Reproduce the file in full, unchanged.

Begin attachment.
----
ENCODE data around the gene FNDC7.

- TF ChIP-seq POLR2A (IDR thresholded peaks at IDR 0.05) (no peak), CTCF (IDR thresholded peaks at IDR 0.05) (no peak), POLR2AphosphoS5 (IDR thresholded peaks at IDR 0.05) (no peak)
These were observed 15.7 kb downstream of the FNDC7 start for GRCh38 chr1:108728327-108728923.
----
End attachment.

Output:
ENCODE data around the gene FNDC7.

- TF ChIP-seq POLR2A (IDR thresholded peaks at IDR 0.05) (no peak), CTCF (IDR thresholded peaks at IDR 0.05) (no peak), POLR2AphosphoS5 (IDR thresholded peaks at IDR 0.05) (no peak)
These were observed 15.7 kb downstream of the FNDC7 start for GRCh38 chr1:108728327-108728923.